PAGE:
One of the most important duties of being an ambassador is serving as a counsellor of sorts. When relations between two countries are on the rocks – or a president or prime minister says or does something another nation regards as hostile – the ambassador is often called on to ensure that any diplomatic fallout can be contained and the relationship itself can be repaired. Apparently Gordon Sondland, the US ambassador to the European Union, didn’t get the memo.
In an extraordinarily frank interview with Politico Europe this week, ambassador Sondland blasted the EU as an archaic, obstructionist, elitist European superstructure whose primary objective is to keep itself in business. The European Commission, the EU’s executive arm, was “out of touch with reality,” he said. “They are off in a cloud, regulating to the heart's content, and regulating some things that don't even need to be regulated because they haven't even occurred yet, while stifling growth and innovation.” These are not exactly the words of a man whose orders include alleviating the considerable tensions between Washington and Brussels. In fact, they sound like a deliberate escalation of the conflict.
Sondland used his interview to outline a litany of grievances against the EU. On trade, he said, the US was getting the short end of the stick while the Europeans are “enjoying the benefits of a completely disproportionate relationship.” On the Iran nuclear deal, Brussels was “clinging” to the agreement in an attempt to cancel out Washington’s maximum pressure campaign against Tehran. On defence spending, European governments are more than happy to pour money into an EU military consortium, even as they skimp out on NATO. And on trying to make a more equitable, mutually beneficial partnership? Well, Washington’s man in Brussels says the EU simply isn’t interested in working with the Trump administration.
If you happen to be shocked by these undiplomatic words from an American diplomat, then you haven’t been paying much attention over the last several years. Sondland, after all, is Trump’s emissary for Europe at large, a president who hasn’t hidden his utter contempt for the EU and everything it stands for. Previous US presidents looked at the EU and saw an unwieldy and imperfect bureaucracy that should nonetheless be nurtured as a prime element of a rules-based international order. Trump looks at the EU and sees an elitist European cabal that was formed to exploit America’s generosity. This is the same man, after all, who congratulated the British people a day after a successful Brexit referendum. “I said this was going to happen, and I think that it’s a great thing,” the president beamed during his visit to Scotland. “Basically they [the UK] took back their country.”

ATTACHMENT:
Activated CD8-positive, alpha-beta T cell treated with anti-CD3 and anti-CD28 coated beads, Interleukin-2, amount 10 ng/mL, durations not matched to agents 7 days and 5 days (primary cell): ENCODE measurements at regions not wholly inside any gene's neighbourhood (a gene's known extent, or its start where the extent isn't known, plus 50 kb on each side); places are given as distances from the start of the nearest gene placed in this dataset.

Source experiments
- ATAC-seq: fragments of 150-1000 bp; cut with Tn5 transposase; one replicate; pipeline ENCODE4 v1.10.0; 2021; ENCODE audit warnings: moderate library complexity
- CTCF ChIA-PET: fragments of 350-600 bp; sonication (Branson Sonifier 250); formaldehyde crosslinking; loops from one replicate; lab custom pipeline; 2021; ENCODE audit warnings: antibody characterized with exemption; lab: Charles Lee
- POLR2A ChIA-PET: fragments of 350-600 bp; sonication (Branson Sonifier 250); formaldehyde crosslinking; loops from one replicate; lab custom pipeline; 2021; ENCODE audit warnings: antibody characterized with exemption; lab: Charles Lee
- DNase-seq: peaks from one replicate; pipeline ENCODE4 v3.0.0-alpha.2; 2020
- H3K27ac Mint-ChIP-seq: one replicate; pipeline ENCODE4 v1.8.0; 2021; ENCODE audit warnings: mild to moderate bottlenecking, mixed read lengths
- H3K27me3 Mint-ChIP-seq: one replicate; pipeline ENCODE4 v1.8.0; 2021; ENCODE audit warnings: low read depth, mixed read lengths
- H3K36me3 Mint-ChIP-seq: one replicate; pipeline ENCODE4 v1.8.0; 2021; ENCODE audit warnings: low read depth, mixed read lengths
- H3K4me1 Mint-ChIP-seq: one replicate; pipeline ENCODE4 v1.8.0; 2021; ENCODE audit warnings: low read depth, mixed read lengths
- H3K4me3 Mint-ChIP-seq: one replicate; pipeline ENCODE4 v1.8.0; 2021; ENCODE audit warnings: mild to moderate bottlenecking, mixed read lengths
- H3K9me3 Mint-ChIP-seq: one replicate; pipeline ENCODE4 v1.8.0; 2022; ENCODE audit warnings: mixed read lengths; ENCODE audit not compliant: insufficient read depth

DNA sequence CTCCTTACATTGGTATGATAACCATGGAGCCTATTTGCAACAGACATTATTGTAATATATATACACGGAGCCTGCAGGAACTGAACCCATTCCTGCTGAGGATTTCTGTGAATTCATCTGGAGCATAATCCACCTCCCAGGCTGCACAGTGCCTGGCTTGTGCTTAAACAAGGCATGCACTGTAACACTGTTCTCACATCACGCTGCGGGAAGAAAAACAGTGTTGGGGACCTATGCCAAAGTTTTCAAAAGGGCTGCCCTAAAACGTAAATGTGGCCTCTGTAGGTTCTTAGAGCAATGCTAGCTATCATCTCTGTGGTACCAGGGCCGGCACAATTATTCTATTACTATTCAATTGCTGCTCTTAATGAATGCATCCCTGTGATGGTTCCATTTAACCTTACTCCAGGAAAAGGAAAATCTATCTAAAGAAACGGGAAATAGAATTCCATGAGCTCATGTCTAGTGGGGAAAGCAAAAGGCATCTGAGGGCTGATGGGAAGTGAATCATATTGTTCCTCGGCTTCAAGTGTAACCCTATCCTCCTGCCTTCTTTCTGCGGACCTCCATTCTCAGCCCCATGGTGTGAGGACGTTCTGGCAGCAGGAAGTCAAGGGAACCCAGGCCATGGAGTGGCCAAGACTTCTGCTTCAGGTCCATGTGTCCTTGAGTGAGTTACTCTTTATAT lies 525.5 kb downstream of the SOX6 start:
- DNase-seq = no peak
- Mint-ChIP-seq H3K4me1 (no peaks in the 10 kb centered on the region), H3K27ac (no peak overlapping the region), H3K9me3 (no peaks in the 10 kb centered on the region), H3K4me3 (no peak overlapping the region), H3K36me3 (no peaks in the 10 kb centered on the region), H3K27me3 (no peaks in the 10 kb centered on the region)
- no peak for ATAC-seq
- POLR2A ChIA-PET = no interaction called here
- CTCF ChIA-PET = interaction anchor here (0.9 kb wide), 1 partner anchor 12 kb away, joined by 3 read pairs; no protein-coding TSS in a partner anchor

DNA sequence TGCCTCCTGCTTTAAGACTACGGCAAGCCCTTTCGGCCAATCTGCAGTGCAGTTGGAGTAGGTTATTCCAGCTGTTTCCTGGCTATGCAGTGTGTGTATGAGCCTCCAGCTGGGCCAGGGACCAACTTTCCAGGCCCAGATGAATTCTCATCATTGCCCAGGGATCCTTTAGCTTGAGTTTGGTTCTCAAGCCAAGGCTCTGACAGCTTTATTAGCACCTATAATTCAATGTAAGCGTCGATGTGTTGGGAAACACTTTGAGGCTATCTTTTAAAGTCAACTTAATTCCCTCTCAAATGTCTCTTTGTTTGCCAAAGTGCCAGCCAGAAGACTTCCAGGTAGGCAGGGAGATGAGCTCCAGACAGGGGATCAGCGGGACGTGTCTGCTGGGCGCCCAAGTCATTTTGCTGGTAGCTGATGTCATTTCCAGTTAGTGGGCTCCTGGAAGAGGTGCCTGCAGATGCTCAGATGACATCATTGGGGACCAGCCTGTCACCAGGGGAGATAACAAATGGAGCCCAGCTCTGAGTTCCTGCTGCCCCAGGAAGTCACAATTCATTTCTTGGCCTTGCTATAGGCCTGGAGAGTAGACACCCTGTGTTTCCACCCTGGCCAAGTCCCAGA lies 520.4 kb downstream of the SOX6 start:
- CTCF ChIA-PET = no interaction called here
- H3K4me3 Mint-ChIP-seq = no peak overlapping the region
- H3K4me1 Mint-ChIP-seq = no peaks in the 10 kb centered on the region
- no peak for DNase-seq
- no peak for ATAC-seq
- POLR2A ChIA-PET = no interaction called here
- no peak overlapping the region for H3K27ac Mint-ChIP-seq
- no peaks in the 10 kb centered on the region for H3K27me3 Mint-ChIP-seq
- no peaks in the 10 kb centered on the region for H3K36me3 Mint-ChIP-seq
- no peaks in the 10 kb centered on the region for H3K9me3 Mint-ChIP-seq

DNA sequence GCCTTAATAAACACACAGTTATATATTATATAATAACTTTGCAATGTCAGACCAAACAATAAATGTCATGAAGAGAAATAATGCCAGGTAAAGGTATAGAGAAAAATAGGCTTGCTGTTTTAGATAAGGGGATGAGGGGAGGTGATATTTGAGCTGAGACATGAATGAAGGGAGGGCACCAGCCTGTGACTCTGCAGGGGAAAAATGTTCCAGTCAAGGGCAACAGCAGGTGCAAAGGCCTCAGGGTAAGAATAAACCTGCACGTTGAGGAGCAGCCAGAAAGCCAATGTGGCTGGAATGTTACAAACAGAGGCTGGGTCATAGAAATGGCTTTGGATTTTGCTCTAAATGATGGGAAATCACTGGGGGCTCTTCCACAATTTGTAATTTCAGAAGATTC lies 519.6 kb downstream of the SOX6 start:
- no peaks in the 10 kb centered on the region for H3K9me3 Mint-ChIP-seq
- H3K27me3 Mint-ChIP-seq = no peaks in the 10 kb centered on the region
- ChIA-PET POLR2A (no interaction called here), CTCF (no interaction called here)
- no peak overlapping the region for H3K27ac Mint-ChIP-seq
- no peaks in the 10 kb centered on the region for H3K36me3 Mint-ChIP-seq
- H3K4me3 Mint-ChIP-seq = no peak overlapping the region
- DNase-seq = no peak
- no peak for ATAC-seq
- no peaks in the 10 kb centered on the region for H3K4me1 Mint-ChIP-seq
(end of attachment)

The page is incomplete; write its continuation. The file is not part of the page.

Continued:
Naturally, EU officials haven’t appreciated Trump’s description of the organisation as a trade foe. Last spring, after a particularly negative patch in the relationship, EU Council president Donald Tusk famously quipped that “with friends like that, who needs enemies.” After nearly two years of Trump, EU commissioners and European ministers remain befuddled by the 45th president’s antics. His unintelligible utterances, his topsy-turvy negotiating style, his shrill egotism, and his disrespect or ignorance of the EU as an institution are just too overwhelming for many European politicians to handle. They can’t comprehend why Trump is fixated on a £80bn ($101bn) trade deficit when total trade between the US and EU exceeded £800bn ($1.1trillion) last year. Donald Trump makes the George W. Bush years look like a walk in the park.
There is an equal amount of righteous indignation on the other side of the Atlantic. While trade is definitely a sticking point for this president, Trump and his national security advisers are just as angry and upset about Europe’s stance on other issues. The White House has made maximum sanctions pressure on Iran a principle component of its foreign policy. However, rather than working with Washington to push Tehran towards making a more iron-clad nuclear deal, Brussels is working on setting up alternative financial schemes to insulate European businesses from US sanctions. For the EU, which views the 2015 Iran deal as the best the world is going to get, trying to offset the US sanctions regime is a perfectly reasonable thing to do. Washington, though, sees it as a purposeful affront – one more instance of ungrateful European leaders doing what they want, regardless of the sacrifices and goodwill America has made on behalf of the continent since World War II.
There will come a time – perhaps after Donald Trump has vacated the Oval Office – when relations between the Americans and Europeans go in a warmer direction. All relationships ebb and flow, and this is certainty not the first time a US administration and EU bureaucrats have tussled with one another. It won’t be the last either. Yet unless a global crisis brings the transatlantic community back into synch, a thaw seems unlikely in the immediate to medium term. The EU’s mission in the interim is to try to tread water until somebody new takes over the White House.